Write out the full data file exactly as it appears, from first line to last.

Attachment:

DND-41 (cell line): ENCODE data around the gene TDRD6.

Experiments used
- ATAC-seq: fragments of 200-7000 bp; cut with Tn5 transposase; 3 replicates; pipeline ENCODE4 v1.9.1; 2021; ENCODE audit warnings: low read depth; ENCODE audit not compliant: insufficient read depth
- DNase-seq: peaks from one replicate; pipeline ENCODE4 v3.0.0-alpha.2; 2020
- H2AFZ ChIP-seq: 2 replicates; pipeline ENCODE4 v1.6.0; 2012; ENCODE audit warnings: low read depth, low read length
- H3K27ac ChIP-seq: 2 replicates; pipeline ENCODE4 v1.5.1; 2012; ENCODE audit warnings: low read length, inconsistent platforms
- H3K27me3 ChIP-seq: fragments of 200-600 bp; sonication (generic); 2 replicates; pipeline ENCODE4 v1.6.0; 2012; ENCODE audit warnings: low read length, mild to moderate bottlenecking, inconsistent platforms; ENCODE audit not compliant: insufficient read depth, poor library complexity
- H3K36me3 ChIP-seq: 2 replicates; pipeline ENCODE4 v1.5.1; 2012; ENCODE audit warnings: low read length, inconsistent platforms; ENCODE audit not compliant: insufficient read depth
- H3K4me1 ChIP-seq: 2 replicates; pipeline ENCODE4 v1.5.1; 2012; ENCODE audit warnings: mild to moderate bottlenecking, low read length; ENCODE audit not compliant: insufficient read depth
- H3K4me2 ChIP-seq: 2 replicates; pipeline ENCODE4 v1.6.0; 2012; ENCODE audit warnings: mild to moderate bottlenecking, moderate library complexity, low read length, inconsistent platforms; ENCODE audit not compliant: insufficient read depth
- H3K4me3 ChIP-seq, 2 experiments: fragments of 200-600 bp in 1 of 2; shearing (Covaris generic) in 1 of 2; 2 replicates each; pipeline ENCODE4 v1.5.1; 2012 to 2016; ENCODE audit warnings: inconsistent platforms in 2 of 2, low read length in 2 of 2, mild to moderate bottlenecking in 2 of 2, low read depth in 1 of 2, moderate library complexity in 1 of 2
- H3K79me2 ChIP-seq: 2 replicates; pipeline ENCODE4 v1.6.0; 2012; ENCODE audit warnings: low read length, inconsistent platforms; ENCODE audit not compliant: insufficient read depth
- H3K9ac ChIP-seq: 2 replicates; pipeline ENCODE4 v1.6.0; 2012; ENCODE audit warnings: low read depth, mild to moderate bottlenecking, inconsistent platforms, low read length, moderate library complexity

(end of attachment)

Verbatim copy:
DND-41 (cell line): ENCODE data around the gene TDRD6.

Experiments used
- ATAC-seq: fragments of 200-7000 bp; cut with Tn5 transposase; 3 replicates; pipeline ENCODE4 v1.9.1; 2021; ENCODE audit warnings: low read depth; ENCODE audit not compliant: insufficient read depth
- DNase-seq: peaks from one replicate; pipeline ENCODE4 v3.0.0-alpha.2; 2020
- H2AFZ ChIP-seq: 2 replicates; pipeline ENCODE4 v1.6.0; 2012; ENCODE audit warnings: low read depth, low read length
- H3K27ac ChIP-seq: 2 replicates; pipeline ENCODE4 v1.5.1; 2012; ENCODE audit warnings: low read length, inconsistent platforms
- H3K27me3 ChIP-seq: fragments of 200-600 bp; sonication (generic); 2 replicates; pipeline ENCODE4 v1.6.0; 2012; ENCODE audit warnings: low read length, mild to moderate bottlenecking, inconsistent platforms; ENCODE audit not compliant: insufficient read depth, poor library complexity
- H3K36me3 ChIP-seq: 2 replicates; pipeline ENCODE4 v1.5.1; 2012; ENCODE audit warnings: low read length, inconsistent platforms; ENCODE audit not compliant: insufficient read depth
- H3K4me1 ChIP-seq: 2 replicates; pipeline ENCODE4 v1.5.1; 2012; ENCODE audit warnings: mild to moderate bottlenecking, low read length; ENCODE audit not compliant: insufficient read depth
- H3K4me2 ChIP-seq: 2 replicates; pipeline ENCODE4 v1.6.0; 2012; ENCODE audit warnings: mild to moderate bottlenecking, moderate library complexity, low read length, inconsistent platforms; ENCODE audit not compliant: insufficient read depth
- H3K4me3 ChIP-seq, 2 experiments: fragments of 200-600 bp in 1 of 2; shearing (Covaris generic) in 1 of 2; 2 replicates each; pipeline ENCODE4 v1.5.1; 2012 to 2016; ENCODE audit warnings: inconsistent platforms in 2 of 2, low read length in 2 of 2, mild to moderate bottlenecking in 2 of 2, low read depth in 1 of 2, moderate library complexity in 1 of 2
- H3K79me2 ChIP-seq: 2 replicates; pipeline ENCODE4 v1.6.0; 2012; ENCODE audit warnings: low read length, inconsistent platforms; ENCODE audit not compliant: insufficient read depth
- H3K9ac ChIP-seq: 2 replicates; pipeline ENCODE4 v1.6.0; 2012; ENCODE audit warnings: low read depth, mild to moderate bottlenecking, inconsistent platforms, low read length, moderate library complexity